The key of E major is often associated in Schubert with joy and innocence. Everything in this music is luxuriously calm, without a hint of volupté; the music is unusually marked 'Vertrauensvoll' – trustingly. It has a homespun quality that suggests harmonium accompaniment and performance at a prayer meeting. It is a companion piece to the work in which Schubert was to give definite expression to his flowing-triplet seraphic style, Der 23. Psalm
(in the translation of Felix Mendelssohn's grandfather, Moses) for women's voices from December 1820. Schubert's other Uz setting of the time (Gott im Frühlinge
, D448) is also in E major and is also a hymn of praise to God in His vernal manifestation. That little jewel was included in the book of seventeen songs that Schubert made in 1816 for the birthday of his sweetheart Therese Grob, and it is very likely that Der gute Hirt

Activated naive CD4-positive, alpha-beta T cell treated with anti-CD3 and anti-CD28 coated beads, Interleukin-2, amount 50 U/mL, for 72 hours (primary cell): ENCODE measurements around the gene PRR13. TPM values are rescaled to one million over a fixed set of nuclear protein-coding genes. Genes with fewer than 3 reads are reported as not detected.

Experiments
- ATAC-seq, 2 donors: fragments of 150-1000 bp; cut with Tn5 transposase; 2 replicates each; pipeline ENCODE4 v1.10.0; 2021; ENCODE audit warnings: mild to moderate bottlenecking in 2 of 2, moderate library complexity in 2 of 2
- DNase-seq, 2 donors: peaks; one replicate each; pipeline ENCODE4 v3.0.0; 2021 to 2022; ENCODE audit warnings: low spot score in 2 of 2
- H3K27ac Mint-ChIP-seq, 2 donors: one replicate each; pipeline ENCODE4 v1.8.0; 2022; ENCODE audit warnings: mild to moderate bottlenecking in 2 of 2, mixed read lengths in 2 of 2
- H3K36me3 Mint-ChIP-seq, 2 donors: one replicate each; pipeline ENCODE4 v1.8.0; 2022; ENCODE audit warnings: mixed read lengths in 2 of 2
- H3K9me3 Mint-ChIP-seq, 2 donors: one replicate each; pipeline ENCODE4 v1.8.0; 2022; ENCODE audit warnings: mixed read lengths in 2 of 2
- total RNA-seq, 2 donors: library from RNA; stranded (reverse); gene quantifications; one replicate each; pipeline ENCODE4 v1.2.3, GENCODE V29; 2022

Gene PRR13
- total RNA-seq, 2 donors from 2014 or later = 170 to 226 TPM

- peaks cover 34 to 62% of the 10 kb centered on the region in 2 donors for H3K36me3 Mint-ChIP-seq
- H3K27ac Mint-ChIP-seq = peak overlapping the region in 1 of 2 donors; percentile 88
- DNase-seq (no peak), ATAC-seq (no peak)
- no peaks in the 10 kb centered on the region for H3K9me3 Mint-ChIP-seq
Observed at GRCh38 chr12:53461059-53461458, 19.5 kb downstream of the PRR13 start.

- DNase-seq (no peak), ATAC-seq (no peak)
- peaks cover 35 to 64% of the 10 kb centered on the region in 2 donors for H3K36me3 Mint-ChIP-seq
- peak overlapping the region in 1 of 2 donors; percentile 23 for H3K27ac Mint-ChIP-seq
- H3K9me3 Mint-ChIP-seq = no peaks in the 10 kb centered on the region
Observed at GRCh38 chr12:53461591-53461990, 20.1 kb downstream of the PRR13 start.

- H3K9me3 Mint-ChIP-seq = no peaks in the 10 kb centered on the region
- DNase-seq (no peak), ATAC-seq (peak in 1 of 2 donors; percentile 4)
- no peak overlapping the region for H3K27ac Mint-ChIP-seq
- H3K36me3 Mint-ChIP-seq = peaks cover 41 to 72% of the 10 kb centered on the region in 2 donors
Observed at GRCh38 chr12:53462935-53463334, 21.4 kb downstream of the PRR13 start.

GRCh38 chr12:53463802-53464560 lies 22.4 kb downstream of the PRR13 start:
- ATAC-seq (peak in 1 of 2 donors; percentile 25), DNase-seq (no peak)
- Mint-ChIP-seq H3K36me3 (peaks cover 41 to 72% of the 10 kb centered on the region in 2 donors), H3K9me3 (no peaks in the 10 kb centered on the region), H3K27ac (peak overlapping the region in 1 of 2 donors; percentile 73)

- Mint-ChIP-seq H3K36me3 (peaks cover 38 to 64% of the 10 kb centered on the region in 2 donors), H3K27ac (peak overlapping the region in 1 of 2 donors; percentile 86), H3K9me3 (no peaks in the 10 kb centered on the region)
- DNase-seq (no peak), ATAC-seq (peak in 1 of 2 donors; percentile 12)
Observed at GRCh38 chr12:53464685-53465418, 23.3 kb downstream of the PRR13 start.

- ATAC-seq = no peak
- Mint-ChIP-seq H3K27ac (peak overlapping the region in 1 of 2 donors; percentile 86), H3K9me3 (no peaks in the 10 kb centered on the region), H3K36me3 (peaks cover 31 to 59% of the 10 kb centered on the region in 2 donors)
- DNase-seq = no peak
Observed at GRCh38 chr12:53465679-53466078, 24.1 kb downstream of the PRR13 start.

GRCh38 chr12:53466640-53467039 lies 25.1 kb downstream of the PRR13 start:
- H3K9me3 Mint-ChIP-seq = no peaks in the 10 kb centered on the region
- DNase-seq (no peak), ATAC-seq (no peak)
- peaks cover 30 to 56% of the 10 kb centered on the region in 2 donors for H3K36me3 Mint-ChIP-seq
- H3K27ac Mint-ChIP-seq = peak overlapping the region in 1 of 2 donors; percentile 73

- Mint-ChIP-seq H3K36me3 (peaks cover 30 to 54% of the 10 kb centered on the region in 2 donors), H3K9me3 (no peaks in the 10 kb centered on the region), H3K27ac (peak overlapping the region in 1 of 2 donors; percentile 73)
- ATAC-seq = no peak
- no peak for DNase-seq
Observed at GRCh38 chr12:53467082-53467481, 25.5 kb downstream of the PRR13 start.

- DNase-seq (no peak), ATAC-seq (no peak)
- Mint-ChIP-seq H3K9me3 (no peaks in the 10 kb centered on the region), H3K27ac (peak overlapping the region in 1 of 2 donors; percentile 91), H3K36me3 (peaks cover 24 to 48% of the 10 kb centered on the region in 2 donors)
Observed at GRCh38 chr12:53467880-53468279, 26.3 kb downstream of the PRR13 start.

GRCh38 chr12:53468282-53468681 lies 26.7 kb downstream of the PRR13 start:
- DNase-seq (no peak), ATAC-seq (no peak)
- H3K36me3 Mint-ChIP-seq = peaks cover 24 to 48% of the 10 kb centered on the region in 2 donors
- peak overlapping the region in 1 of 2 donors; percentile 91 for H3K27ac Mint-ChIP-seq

was also written with her voice and demeanour in mind.
It is interesting that the two best known of the five Schubert settings of the poetry of Johann Peter Uz (born in Ansbach and educated in Halle) are of a religious bent. A number of his poems modelled on Anacreontic metre advocate the hedonism of wine, women and song, and he adopted a stance which attempted to combine this epicureanism with a rational eighteenth-century Christianity. In Gott im Frühlinge there even seems to be a touch of pantheism.
from notes by Graham Johnson © 1990